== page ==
After leaving the University ol Strath- 




easy to burn your fingers. When the 






dyde t\e worked firsi lor a shipyard and 




Spednim came out all our ZX81 atock 










died.- 






The Silversoft venture began as a hob- 




Drop-out 






by, "A buddy and 1 ware sitting in a pub." 




The games that Silversoft now pnjduce 






he explained, "thinking we musi get a 










compirter and trying to work out how lo pay 










for H. So we thought we'd write some 
programs for the ZX81 ' 
TTiis was in the summer of 1 9B1 . "Some 




sell — people always go for the devil Ihey 
know. "We had a great game called 
Drop-ou(. " said David, "and it did just that 






3flvW PalB'son 






o( the sotlware at that time was abysmal 










and we thought we might be able to do 


have all got the same problems. Our single 


Now Ihal Atan are beginning to take 






better, ■■ 


biggest worry is piracy. There is not a lo 


action over alleged copyright inlringo- 






The Hrst game they wrote was a 16K 


you can do about it either — apart from 


ments. sotlware companies may be forced 






version of Slar Trek. "The big day came 


keeping your eyes open. It is particularly 


to produce more material based on th«r 






We made the tapes, placed the adverts 


annoying to look in the classified ads and 


own original ideas. "If that happens," says 






and sat back biting our nails, waiting lo see 


see the program you spent six weel<s 


David, "marketing will become the big 






what would happen. 


wnling being sold under a new name a 


problem. 






"And then the money started rolling in 


half the price. 


"The law in this area is very contused. 






— WB were staggered by the response ' 


■Recently we have been noticing the 


We even had one guy who said we 






They recovered the cost of their advertis- 


effect ol software libraries. They buy ou 


ripped'Off his program by using Ihe com- 






ing in the first week. 


apes and then rent them out. All perfectly 


mands Back. Forward, Left and Right. 






"At first we recorded all the tapes in my 


egal, but, in the end, the user loses out 


What are we supposed to use — Retreat, 






kitchen at home. 1 was working all through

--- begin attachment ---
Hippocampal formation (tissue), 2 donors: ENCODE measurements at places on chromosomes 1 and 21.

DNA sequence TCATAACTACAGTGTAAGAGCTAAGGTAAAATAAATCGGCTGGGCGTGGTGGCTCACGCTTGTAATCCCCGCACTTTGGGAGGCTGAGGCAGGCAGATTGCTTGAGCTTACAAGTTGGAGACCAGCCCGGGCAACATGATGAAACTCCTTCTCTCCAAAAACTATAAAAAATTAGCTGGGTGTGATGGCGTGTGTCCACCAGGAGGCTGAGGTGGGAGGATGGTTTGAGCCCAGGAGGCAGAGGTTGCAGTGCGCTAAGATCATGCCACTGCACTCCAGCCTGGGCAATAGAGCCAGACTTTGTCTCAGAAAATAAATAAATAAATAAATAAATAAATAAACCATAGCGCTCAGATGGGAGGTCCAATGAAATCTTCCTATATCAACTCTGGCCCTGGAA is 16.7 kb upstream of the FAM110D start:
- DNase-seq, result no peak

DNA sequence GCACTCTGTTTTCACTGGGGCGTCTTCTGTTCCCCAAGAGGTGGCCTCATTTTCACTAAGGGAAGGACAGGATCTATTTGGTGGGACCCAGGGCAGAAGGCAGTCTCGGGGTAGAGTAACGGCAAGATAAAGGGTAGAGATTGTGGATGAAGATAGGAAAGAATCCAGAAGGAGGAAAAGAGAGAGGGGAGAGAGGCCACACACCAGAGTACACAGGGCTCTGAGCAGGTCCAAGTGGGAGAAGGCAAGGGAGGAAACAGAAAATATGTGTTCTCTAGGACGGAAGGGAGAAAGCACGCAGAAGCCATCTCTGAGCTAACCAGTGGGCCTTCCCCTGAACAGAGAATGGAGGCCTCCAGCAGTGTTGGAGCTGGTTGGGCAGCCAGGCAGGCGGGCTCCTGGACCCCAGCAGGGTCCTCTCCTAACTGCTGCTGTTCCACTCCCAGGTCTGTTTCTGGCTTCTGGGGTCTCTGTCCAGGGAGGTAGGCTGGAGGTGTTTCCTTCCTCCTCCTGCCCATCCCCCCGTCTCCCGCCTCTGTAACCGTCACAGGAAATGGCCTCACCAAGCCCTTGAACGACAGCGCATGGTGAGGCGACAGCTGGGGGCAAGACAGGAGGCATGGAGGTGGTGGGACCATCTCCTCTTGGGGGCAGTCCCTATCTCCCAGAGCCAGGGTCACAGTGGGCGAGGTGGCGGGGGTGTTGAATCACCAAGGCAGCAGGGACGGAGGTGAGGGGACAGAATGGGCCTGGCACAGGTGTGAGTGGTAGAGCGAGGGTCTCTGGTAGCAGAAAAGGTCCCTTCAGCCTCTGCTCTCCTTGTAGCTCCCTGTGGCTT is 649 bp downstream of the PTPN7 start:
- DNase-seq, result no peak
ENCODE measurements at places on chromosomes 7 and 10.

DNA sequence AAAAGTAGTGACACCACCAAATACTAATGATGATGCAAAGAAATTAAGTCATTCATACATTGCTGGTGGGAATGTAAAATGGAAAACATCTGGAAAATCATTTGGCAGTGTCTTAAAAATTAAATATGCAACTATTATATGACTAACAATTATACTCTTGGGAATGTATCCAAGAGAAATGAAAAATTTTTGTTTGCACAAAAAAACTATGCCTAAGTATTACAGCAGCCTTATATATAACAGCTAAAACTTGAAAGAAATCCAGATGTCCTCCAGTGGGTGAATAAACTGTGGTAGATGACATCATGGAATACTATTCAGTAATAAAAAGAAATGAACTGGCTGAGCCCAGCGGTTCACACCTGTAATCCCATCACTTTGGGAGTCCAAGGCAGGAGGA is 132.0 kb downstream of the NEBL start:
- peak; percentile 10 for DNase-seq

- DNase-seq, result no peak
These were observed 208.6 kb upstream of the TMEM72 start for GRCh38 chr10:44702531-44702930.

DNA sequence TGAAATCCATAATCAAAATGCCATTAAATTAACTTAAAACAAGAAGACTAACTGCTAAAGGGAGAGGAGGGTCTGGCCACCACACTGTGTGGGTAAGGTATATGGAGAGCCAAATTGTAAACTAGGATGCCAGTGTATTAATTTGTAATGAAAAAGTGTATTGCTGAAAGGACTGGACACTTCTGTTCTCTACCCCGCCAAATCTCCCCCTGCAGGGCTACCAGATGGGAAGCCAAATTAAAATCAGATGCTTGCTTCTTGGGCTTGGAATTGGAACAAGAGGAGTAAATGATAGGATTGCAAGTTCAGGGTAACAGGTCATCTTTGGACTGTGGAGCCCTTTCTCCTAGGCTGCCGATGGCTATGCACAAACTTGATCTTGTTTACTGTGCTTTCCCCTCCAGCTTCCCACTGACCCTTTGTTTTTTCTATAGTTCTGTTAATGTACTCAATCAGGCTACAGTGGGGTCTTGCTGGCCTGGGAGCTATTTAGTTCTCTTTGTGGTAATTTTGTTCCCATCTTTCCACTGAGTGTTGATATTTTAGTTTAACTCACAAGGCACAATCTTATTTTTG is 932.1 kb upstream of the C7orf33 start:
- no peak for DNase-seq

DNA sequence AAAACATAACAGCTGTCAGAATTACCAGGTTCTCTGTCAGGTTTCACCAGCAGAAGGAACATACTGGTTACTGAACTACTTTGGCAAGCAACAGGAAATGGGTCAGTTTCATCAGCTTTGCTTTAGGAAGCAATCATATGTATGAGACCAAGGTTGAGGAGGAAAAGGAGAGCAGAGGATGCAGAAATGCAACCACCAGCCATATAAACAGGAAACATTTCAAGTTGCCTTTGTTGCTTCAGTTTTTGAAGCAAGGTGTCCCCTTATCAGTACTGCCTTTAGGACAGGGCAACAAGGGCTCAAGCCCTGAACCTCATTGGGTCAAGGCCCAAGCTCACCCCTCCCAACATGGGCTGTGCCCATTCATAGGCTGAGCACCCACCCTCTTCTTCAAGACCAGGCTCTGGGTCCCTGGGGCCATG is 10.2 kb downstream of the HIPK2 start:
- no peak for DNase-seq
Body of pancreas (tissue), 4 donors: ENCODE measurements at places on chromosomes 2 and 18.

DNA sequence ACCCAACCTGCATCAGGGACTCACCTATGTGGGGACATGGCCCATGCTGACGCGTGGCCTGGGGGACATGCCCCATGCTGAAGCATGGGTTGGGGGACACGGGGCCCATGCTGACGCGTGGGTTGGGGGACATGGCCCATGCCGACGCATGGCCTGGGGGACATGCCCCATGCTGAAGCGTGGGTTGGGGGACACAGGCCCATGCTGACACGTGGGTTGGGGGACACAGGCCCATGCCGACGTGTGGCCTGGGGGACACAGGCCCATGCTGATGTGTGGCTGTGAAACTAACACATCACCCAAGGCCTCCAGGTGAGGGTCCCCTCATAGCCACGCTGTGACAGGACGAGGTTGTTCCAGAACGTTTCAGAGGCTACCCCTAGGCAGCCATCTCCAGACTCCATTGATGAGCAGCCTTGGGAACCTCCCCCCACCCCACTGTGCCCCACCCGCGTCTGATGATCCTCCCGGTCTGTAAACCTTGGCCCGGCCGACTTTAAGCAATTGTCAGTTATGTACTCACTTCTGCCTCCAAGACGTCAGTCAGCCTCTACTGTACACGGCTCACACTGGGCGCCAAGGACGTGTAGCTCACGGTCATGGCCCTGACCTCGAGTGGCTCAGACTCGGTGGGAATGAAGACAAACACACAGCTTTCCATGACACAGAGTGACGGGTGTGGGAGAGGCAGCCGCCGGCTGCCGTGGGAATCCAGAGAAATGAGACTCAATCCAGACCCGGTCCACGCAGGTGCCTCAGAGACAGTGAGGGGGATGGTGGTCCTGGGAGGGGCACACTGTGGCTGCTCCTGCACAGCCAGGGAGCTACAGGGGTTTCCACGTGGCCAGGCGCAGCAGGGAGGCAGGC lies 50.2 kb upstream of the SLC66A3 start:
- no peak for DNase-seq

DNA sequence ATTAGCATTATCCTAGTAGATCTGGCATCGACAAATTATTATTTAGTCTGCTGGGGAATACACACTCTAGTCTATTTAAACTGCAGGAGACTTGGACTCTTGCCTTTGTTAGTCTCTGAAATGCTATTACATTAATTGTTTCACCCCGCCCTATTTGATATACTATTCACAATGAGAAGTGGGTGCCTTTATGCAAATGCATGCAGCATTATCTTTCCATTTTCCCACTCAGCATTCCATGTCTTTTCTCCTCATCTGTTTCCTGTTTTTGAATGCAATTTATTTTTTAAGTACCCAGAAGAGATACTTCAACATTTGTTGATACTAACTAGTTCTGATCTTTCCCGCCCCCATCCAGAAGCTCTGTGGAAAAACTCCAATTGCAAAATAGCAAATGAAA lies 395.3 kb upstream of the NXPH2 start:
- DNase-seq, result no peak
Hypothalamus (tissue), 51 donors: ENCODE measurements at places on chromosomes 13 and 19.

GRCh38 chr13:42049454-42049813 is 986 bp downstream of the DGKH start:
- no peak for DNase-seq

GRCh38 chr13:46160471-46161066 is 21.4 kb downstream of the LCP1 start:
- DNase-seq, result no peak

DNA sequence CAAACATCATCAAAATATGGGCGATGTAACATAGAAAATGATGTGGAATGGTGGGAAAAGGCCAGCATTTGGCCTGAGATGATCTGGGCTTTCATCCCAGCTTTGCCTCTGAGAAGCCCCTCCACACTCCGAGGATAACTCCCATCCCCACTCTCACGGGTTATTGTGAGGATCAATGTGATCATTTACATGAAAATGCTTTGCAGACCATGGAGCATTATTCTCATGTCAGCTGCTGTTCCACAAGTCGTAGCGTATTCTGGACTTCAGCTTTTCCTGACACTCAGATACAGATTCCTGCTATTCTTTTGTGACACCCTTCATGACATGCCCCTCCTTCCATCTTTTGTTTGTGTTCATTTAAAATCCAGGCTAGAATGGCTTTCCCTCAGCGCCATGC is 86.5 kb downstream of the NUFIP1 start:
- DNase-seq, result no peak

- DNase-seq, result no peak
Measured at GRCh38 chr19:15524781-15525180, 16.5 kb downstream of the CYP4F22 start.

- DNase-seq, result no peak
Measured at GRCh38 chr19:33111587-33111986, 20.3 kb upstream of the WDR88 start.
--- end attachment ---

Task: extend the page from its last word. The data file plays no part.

What is the point in trying lo write a good 


Advance, Port and Starboard? 






Ihe night knocking the things out and then 


program only to have it bought by the 


"Vou have to accept that the copyrighl 






doing s ful[-lime job in the daytime. We 


brartes and loaned out? " 








soon realised that the tapes would have to 


Another major concern at the moment Is 


Ihal It is OK providing the program is not 






be manufactured professionally. 1 was 


he prolileralion of machines. "All the main 


an exact copy — it is the nature ol the 






down to six and a half stone and couldn't 


electronics companies are jumping on the 


industry. 






goon." 




"There are lots ol different versions ol 






Slversoft had 500 tapes made. The 


often with no software back-up. A machine 








tapes sold quicldy and the business has 










never looked back 


^Dst software companies will not have Ihe 


ours are some of the superior progranw." 






The company specialises in games 


esources to cope with all these new 








tapes lor the home consumer. David does 


micros. 








not think that there is a business market for 
Ihe ZX machines and thinks most utility 


■■Everyone thinks there are big profits to 
be made in software — one magazine 


What's happening 






programs are a waste of lime. "Theydont 










do anything you couldn't do Quicker on a 


costs 22p to produce a tape. This just isn' 


Thaitiei Valley ZX81 and Spectrum 






piece of paper. That's why we make 




User Group is being formed 10 cover 






games — besides, it is fun." 


■■Suppose the pnce of the cassette is CS 


Slough, Reading. Windsor and Bracknell, 






Davkl reckons there are three types of 


Post and packing — about 40p — and VAT 


Those inie rested should contact Richard 








— 7Sp — coma ofl first The tape probably 


Shepherd, 22 Green Leys, Maidenhead, 








costs 60p to produce, including the cost o 


Berkshire [Tel. 0628 21 107) 






amateurs out lo spread Ihe word about 


he insert and Inslmctions. And one can 








computers, and egotislic technocrats who 


expect to pay 20-25 percent royalties — 








think it Is tiasny. 


say El .35. 








"I'll let you guess which 1 think 1 am." he 


"That only leaves £2. From that comes 


Contact Mrs K Bacon, 26 Mays Road, 






grinned. 


handling charges and advertising. A com 


Wokingham. Berks (Tel: 0734 792569), 






SSEPTEMBERIiBa 






11 





Reviews 



Peter Qerrard takes a 
comprehensive look at ttie 
Commodore 64. 

■ n appearance ihe Commodore 64 is very 

sHohtly layered keyboard seen on the new 

Vice. The lour funclion keys are also there. 

Similarly, Ihe by-now familiar and ofl- 

Imitated Pel graphics symbols are all 

Most micros thai have been announced 
over Iha last lew months, and there have 
been many newcomers on the scene 
lately, have been remarkably similar in 
perJormance and price. No new outstand- 
ing features have emerged in any ot them. 
Even the Speclrum. subject o( sjch furore 
around the Induslry when It first appeared. 
has now lost some of rts Initial glamour. 

The Commodore 64 has a number of 
capabilities that maKe it stand out. but In